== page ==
There seems to me to be a tension between that parable of the fig tree, which is about the immanent judgement of the LORD and another tree parable, the barren fig in Luke 13: 8ff.  In that one the man who planted the tree has given it three years and it is still fruitless, so he orders it taken out.  But the vinedresser argues with him, give it one more year, I will take some extraordinary steps.  The problem in both is fruitlessness.  Repent and bear fruit is always an answer.  But sometimes the sign is a call of extraordinary attention, and others the final pronouncement.  Some signs are “wars and rumors of wars…earthquakes and famines.” Some signs are towers falling.  Like the tower of Siloam (Luke 13:4-5). They are extraordinary steps to say “do you think you are better than other sinners? No I tell you, repent or perish (Luke 13:4-5).” But some signs are the abomination of desolation, the cursing of the fruitless fig.  It is mildly disconcerting the other 20th century superpower left Afghanistan in defeat in February of 1989, and by November of 1989 the Berlin Wall had fallen and a world ended.

But even in the midst of these things Jesus tells us three things: 1) God is working for the sake of the elect.  There will be signs and wonders, but it is impossible to lead astray those God has chosen. 2) Be on your guard.  The five wise virgins brought oil with them. 3) I have told you these things beforehand.  Worlds end, even the world will end.  But they do so at the command of the LORD.  And as much as we might be formed by the big stones of the temples of this world, Our Rock is not in this world. Our temple is a heavenly one. We worship with angels and archangels and all the host of heaven. And nothing shall pull that Rock down.  The house built on the Rock stands.


  • Thurs 10am: 1 John, Darkness and Light, The Antichrist, Children of God, Love one another, good time to join!
  • Confirmation:  New Class Starts this week
  • Life Application Fellowship (LAF):  Paused for now?
  • Sunday Morning: Study will be at 11:15ish, after worship, Walking through the Gospel of Mark
  • Catechism Moment: Reading the catechism on Baptism directly to your inbox.


6 PM Monday here at church.  Dinner and fellowship. All invited.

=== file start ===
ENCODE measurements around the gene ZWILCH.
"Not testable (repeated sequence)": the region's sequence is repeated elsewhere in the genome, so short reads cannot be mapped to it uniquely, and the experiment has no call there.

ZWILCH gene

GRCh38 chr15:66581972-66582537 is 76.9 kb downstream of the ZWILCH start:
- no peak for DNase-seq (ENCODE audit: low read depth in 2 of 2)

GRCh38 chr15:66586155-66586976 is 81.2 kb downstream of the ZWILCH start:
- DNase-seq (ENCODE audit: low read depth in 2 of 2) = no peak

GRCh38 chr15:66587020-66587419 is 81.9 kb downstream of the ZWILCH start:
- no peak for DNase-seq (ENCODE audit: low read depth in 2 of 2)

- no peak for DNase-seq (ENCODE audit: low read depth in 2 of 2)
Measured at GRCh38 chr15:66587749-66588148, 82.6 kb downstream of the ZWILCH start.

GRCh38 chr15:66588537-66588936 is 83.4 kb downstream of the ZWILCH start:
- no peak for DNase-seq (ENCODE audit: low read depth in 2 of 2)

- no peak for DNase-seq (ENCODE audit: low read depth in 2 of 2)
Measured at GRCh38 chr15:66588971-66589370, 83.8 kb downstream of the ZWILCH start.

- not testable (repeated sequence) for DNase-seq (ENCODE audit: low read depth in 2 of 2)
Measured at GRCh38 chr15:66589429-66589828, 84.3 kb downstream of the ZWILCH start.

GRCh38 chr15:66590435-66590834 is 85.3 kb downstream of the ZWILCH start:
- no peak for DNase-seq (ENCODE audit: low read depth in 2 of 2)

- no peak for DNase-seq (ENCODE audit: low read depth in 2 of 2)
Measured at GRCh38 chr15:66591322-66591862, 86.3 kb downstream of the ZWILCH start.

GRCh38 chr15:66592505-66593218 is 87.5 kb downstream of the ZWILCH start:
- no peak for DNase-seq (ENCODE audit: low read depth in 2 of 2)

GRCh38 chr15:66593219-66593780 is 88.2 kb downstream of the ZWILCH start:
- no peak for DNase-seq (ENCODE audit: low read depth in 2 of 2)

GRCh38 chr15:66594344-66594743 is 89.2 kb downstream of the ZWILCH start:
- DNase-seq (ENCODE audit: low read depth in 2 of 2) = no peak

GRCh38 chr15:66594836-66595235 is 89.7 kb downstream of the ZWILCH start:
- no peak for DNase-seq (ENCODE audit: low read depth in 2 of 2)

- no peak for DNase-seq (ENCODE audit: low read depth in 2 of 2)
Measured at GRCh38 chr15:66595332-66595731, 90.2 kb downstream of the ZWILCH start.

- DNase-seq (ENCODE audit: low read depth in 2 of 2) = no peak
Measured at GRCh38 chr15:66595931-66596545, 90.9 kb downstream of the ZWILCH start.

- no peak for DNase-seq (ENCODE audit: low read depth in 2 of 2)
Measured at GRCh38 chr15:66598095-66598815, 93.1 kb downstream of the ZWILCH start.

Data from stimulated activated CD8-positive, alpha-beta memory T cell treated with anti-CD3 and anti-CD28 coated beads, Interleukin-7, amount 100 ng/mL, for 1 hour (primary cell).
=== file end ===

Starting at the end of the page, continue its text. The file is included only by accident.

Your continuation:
An internet friend is gathering a survey of LCMS Lutherans for a Grad School project.  It takes about 15 mins and asks some questions about your religious upbringing and the current LCMS.  If you would like to take his survey it can be found at


If you could pick up a week, the sign-up sheet is on the first bulletin board.  Thanks!

Taking the Long Way

Biblical Text: Mark 7:31-37

Sometimes the smallest thing in the text can inspire a thought. Here it is the travel notice -“He returned from the region of Tyre through Sidon…”. Jesus goes north to return south. But the travel notice state or implies a much longer journey, something of a great circular route, a long way. But even when you take the long way, you eventually end up where you are going. And that is what confronts Jesus when he completes the circle. It is often what confronts us on our spiritual walk-abouts. When we’ve taken the long way, the spiritual question remains, and how we are going to answer it. That is what this sermon is about.

Virtual Bulletin – 9/5

September 5th, 2021 – 15th Sunday after Pentecost


Monday: ………………             Labor Day

Tuesday………………              First Day of Preschool

                                                 7:00pm             Elder’s Meeting

Thursday: ………………           10:00am           Bible Study

Sunday: ………………….          10:00am           Worship

                                                 11:00am           Bible Study


James is an odd little book, but it might not be so odd if we categorized it right.  The Bible has a lot of genres in it.  There are historical narratives and biographies.  There are poems and hymns and prophetic oracles including apocalyptic ones.  There are letters and something called wisdom literature. And that is where I think some of the confusion sets in.  Most of the New Testament is apostolic letters.  James itself looks superficially like a letter.  But we try to read James as if he is doing the same things as Paul. Paul is preaching and correcting and encouraging people he usually knows.  Romans is the exception, but even in Romans, paul imagines a specific congregation and a specific purpose.  He wants their support for his missionary work and the letter is sharing what Paul preaches.  James is wisdom literature, like Proverbs and Ecclesiastes. James is an apostle and relative of Jesus sharing his best advice.  He is the head apostle of the Jewish church in Jerusalem sharing sanctified wisdom won through long experience. As such, maybe it doesn’t always apply.  That is part of wisdom, discerning when things truly are different.  The race is normally to the swift and the battle to the strong, but occasionally the tortoise beats the hare.  James is about normally.

Normally we are desirous of status and money.  Money isn’t always status, but it is usually a floor.  Even the church is not immune to such things (surprise!). James’ sanctified wisdom is to fight against that normal pull.  “Show no partiality as you hold the faith in our Lord Jesus Christ (James 2:1).”  And in this case James gives his reasoning.  The world of the gospel is topsy-turvy. “Has not God chosen those who are poor in the world to be rich in faith (James 2:5)?” Is that always the case?  No.  Even Jesus would say “with God all things are possible (Mark 10:27)” in response to the same thought.  But there is something about the rich not needing Jesus quite as much.  Picture the parable of the Rich Man and Lazarus. So much so that even the thought of needing something outside himself, as the gospel is proclaimed to us from outside of ourselves, often invites persecution.  “Are the rich not the ones who oppress you, and drag you into court, and blaspheme the name (James 2:6-7).”